In 2016, the Super Bowl, the climactic spectacle of American professional football, celebrated its 50th anniversary. The Super Bowl stands as the broadest ‘shared experience’ in American culture. As television ratings, cultural practices, and scholarly tomes reveal, more people participate in watching the Super Bowl than in any other common endeavour in the United States. The Super Bowl has become a new national holiday dedicated to the celebration of consumption—the driving force underneath modern culture.
Beyond the borders of the United States, the Super Bowl does not rank as highly as a global phenomenon, though it increasingly draws larger audiences in a few nations around the globe. Some watch as curious students of American habits, others seem to be developing affinity for American-style football. The global dynamics of the consumption of football reveal much about the dynamics of American ‘soft power’ and cultural influence in the new globalized social networks that are emerging as consumption increasingly powers not only the United States but also the world economy.
A Half Century of Super Bowls: National and Global Perspectives on America’s Grandest Spectacle analyzes the Super Bowl in shaping American and global communities and identities. It was originally published as a special issue of the International Journal of the History of Sport.
Table of Contents
Introduction: Super Bowl Sunday: A National Holiday and a Global Curiosity 1. The Super Bowl at 50 or L 2. ‘Superbowling’: Using the Super Bowl’s Yearly Commentary to Explore the Evolution of a Sporting Spectacle in the American Consciousness 3. Fifty Years of Super Bowl Commercials, Thirty-Two Years of Spectacular Consumption 4. ‘Super Bore’: The Canadian Media and the Grey Cup-Super Bowl Comparison 5. Amerika: The Super Bowl and German Imagination 6. A Century of British Readings of America through American Football: From the Fin de Siècle to the Super Bowl 7. ‘We Will Try Again, Again, Again to Make It Bigger’: Japan, American Football, and the Super Bowl in the Past, Present, and Future 8. The Super Bowl as a Television Spectacle: Global Designs, Glocal Niches, and Parochial Patterns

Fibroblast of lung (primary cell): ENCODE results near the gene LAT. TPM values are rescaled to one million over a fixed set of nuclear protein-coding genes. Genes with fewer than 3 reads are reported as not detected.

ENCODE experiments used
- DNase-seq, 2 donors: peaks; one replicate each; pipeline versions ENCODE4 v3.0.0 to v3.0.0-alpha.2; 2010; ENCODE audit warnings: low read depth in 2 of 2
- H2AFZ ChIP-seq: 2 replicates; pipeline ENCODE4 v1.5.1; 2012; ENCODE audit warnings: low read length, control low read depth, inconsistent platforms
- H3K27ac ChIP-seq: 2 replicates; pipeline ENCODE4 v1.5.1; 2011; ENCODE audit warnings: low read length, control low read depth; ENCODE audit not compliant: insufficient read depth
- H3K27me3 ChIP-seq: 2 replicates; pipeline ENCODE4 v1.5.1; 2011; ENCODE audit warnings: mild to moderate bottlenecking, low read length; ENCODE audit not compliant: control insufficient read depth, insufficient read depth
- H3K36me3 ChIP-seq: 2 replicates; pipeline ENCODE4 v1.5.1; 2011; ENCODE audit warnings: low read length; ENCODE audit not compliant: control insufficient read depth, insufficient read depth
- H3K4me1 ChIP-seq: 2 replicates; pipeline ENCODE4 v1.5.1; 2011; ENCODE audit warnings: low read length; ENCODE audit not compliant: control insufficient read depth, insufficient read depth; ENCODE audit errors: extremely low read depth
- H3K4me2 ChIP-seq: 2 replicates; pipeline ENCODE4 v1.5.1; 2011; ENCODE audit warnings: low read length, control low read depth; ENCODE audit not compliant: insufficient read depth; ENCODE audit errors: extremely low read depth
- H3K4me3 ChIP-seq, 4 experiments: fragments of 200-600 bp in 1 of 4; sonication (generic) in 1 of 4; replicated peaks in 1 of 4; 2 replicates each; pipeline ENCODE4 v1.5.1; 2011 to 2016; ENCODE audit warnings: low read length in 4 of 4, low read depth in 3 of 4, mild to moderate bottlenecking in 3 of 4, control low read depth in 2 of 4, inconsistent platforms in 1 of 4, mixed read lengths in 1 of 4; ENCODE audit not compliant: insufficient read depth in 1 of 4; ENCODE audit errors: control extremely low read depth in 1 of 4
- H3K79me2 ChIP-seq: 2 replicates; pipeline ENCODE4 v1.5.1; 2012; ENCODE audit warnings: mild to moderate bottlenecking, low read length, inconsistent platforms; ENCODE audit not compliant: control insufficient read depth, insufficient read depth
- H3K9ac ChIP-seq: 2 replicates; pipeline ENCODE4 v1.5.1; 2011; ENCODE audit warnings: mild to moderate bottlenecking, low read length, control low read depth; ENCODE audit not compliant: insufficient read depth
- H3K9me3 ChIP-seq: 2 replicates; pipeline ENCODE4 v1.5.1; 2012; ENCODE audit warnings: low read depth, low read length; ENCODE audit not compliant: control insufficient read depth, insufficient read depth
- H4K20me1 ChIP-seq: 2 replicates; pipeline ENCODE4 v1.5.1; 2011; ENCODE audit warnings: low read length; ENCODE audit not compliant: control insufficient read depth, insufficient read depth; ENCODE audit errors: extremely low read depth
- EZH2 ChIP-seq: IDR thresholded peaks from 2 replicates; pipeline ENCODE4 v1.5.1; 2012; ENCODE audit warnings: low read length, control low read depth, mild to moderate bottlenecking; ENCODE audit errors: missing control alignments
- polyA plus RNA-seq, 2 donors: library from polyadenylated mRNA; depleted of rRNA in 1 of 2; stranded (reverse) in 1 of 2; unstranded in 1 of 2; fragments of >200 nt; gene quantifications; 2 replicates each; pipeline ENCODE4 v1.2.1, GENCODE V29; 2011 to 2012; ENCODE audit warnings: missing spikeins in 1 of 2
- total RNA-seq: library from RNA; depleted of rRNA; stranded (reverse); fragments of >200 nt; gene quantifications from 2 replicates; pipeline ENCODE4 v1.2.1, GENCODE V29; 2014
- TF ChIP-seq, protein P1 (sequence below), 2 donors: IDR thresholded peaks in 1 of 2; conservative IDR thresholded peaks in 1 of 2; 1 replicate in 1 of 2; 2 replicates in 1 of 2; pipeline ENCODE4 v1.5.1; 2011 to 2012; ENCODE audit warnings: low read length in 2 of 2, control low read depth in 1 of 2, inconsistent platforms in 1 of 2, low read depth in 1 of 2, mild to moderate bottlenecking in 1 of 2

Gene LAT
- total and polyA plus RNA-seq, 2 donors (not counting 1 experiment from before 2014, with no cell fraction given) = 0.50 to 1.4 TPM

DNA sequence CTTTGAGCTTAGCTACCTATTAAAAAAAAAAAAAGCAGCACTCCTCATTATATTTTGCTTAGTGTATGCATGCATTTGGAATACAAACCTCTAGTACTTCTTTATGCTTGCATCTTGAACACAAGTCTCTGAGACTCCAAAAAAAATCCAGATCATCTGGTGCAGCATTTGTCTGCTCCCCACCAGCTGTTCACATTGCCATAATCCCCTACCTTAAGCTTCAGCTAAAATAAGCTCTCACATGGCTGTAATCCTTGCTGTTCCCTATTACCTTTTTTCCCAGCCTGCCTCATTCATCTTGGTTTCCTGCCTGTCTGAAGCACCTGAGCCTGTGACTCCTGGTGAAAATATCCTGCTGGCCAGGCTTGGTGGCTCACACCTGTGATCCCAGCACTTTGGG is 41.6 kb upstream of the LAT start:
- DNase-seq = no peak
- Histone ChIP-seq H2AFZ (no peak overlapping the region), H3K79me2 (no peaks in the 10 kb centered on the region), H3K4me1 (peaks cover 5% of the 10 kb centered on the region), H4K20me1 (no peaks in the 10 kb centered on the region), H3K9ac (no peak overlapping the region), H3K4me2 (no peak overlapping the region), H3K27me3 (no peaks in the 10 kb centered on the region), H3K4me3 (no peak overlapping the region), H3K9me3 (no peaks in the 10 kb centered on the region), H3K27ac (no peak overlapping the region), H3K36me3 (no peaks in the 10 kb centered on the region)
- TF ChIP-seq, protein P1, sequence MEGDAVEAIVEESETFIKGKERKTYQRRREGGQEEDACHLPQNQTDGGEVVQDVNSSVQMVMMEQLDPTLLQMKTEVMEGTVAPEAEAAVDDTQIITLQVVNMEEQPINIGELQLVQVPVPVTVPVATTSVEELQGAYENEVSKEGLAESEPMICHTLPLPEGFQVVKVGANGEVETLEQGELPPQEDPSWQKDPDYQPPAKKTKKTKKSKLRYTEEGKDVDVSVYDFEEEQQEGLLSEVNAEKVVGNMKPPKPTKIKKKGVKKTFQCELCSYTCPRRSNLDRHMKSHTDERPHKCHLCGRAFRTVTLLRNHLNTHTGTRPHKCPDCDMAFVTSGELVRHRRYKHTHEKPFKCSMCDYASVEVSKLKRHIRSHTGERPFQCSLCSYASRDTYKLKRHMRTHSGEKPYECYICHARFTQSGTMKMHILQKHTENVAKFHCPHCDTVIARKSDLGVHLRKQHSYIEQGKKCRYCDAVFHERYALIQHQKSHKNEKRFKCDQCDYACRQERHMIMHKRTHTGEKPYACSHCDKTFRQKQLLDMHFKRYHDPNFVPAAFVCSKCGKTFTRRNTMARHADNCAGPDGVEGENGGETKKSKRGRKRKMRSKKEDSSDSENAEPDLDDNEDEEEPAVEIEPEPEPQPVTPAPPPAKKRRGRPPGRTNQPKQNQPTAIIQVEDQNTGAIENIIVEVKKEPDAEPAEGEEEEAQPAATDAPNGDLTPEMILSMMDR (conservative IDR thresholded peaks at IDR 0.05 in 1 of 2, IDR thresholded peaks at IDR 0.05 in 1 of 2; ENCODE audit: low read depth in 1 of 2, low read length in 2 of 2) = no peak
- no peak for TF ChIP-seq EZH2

Peter M. Hopsicker is an Associate Professor of Kinesiology and Head of the Division of Education, Human Development, and Social Sciences at Pennsylvania State University, Altoona, USA. He is also a member of the Graduate Faculty of the Department of Kinesiology and a member of the Executive Committee of the Center for the Study of Sports in Society at Pennsylvania State University.
Mark Dyreson is a Professor of Kinesiology and History at Pennsylvania State University, State College, USA; the Director of Research and Educational Programs at the Penn State Center for the Study of Sports in Society; the Managing Editor of the International Journal of the History of Sport; a former President of the North American Society for Sport History; a Fellow of the National Academy of Kinesiology; and the author of several books and numerous articles on the history of sport.